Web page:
There is simply nothing we can really do about it thats not extremely painful. Realistically only a third world like economy is viable in a high energy price routine and collapsing towards it on purpose is not viewed as viable.

In effect we are now in a global resource war every country is desperately trying to maintain industrial capacity and keep unemployment low driving up energy usage and thus driving up energy prices. This is a fight to the death it ends when a countries government and economy collapses. Its and economic war to force the total collapse of your competitors. Right now fighting is fairly limited in this war primarily in Iraq and Afghanistan and as always Africa. But South America is heating up. And of course hot resource wars are even worse as waging war is a resource and esp energy intensive business further inflaming demand for oil and food.

Obviously at some point attempts to backstop the American consumer and say support housing prices will stop I suspect that the liquidity injections will work their magic and create some winners in the financial system.
Its ironic that the only place the US is being financially smart is in creating a small number of well capitalized banks that are rapidly dumping bad assets such that they actually have real valid robust books.
I'm sure some of these are very aware of the resources issues and in no small part profiting from the situation.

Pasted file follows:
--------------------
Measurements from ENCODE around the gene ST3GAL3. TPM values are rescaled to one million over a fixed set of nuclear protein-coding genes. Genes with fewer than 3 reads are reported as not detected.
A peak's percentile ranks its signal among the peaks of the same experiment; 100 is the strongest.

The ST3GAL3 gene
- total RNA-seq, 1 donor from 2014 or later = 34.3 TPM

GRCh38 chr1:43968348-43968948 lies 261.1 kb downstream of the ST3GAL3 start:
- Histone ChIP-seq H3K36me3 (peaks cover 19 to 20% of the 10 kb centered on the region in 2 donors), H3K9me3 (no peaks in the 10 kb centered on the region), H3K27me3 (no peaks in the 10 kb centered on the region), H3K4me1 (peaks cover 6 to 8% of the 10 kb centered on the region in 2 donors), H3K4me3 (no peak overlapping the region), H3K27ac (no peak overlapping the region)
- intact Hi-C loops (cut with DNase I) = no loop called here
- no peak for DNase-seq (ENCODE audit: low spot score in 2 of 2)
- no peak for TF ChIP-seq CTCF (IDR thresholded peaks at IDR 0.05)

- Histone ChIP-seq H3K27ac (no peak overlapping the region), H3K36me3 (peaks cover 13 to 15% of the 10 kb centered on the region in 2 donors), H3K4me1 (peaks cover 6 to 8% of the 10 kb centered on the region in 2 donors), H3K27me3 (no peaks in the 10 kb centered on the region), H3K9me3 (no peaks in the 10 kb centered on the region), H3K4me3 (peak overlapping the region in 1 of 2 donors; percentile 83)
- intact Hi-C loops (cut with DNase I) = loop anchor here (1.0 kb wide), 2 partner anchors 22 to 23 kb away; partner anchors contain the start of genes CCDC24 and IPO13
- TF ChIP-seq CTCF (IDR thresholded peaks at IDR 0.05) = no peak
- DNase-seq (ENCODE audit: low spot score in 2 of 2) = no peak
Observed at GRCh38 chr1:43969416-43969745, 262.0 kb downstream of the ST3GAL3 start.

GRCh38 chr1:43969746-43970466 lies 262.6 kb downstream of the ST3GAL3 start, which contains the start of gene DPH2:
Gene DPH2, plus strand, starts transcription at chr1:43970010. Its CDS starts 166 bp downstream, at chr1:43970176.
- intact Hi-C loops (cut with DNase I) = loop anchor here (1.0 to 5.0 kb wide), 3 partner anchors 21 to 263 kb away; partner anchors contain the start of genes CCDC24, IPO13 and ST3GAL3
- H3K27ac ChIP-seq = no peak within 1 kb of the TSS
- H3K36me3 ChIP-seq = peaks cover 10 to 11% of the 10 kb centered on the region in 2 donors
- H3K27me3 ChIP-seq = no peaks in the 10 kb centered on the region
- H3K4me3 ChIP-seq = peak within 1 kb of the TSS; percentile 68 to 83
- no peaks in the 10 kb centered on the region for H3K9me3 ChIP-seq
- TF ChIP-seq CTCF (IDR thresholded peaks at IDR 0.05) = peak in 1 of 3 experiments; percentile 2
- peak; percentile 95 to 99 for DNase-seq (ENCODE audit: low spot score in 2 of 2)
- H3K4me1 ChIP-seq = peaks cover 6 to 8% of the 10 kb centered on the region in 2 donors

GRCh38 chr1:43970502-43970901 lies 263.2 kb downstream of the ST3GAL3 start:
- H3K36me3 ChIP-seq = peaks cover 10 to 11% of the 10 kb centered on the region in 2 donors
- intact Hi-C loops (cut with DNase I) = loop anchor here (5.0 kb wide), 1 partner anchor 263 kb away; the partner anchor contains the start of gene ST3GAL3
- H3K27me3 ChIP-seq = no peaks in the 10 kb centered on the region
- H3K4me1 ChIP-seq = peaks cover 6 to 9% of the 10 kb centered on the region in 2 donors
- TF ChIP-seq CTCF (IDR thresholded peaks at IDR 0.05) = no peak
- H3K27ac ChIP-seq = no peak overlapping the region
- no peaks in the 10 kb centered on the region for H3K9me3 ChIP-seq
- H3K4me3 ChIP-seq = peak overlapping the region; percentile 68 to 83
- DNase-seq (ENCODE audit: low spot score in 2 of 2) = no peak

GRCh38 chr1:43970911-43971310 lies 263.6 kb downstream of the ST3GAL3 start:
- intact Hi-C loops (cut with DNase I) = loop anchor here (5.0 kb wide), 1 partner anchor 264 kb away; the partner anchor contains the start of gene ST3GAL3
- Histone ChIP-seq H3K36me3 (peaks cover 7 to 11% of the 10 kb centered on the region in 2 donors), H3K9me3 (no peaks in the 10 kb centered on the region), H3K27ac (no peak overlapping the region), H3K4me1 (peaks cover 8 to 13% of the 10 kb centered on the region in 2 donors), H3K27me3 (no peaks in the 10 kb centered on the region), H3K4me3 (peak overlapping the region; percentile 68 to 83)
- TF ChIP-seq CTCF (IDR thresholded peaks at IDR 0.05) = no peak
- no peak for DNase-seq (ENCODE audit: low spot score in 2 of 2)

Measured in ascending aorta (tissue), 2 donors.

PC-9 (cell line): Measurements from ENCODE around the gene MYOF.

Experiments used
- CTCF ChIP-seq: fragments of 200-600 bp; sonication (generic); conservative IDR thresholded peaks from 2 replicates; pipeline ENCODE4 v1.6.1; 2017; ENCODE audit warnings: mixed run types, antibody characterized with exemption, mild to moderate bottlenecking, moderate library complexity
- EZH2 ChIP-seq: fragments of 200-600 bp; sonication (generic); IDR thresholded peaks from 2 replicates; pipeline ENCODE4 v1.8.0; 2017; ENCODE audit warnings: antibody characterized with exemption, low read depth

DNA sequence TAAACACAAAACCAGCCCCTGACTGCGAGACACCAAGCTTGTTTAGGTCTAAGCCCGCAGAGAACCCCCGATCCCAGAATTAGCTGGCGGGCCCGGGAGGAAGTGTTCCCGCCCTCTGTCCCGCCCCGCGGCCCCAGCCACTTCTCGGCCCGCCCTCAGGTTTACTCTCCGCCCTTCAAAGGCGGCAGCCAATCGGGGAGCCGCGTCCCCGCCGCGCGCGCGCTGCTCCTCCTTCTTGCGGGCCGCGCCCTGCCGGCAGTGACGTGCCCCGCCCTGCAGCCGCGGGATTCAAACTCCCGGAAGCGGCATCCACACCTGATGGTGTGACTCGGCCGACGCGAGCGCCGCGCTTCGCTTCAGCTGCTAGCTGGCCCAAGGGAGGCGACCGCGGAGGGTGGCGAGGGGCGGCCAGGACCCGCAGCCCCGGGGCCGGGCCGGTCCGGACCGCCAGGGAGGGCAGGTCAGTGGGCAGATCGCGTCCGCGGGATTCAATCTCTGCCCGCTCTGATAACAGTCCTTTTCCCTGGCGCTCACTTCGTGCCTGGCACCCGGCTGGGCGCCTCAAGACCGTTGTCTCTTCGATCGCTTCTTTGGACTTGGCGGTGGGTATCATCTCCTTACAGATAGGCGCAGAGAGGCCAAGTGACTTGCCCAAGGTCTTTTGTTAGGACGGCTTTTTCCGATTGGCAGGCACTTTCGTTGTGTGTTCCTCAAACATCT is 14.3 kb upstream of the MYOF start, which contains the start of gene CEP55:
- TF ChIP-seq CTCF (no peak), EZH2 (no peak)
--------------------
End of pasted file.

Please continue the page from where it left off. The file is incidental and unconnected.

In any case on the financial front we should move to phase two. Especially if oil price rise rapidly.
What this will be is a consolidation of the banking industry with the too big to fail banks broken up and scrapped to create a smaller number of real financial powerhouses which are co-owners of the US.
At this point the US consumer is a detriment and will be thrown under the bus so to speak. Support for housing prices will cease and they will be allowed to fall in order to support purchasing of other items.
The reason is simply since new housing construction is dead housing no longer works to drive the economy. The buying and selling of used houses at high default rates is not important.

I think that the support for the auto manufactures was more devious then most people realize I suspect the real reason was to maintain industrial capacity for supporting war it has little to do with keeping people at work.

Same of course with universal health care the only reason for it is to reverse the decades of globalization and ensure American goods are competitive with other manufactures.

Both are moves to fight the two front economic/hot war over resources.

Consumerism itself will probably become ever less important as we move to a war footing with manufacturing and raw materials being sent into the military industrial complex.

However I really think that no matter what we do resource constrains will hobble the military effort i.e we still have to work with and ever dwindling energy supply so even with the new military footing I don't see things getting better. We simply don't have the resources to fight a war on a scale sufficient to result in full employment. I'd have to guess that troop numbers will be increased and commanders will become increasingly willing to take high casualties to achieve objectives.

One has to imagine given recent events that destabilization in one of the oil producing regions Africa or the ME or South America will cause significant reduction in the oil supply further inflaming the situation.

Thus the new world we are entering bears a striking resemblance to the old colonial wars however this time around we have nuclear weapons. I think the situation is going to deteriorate fast enough that the old debt economy effectively gets left in the dust its simply not going to have time to collapse before we fall into these civilization ending resource wars.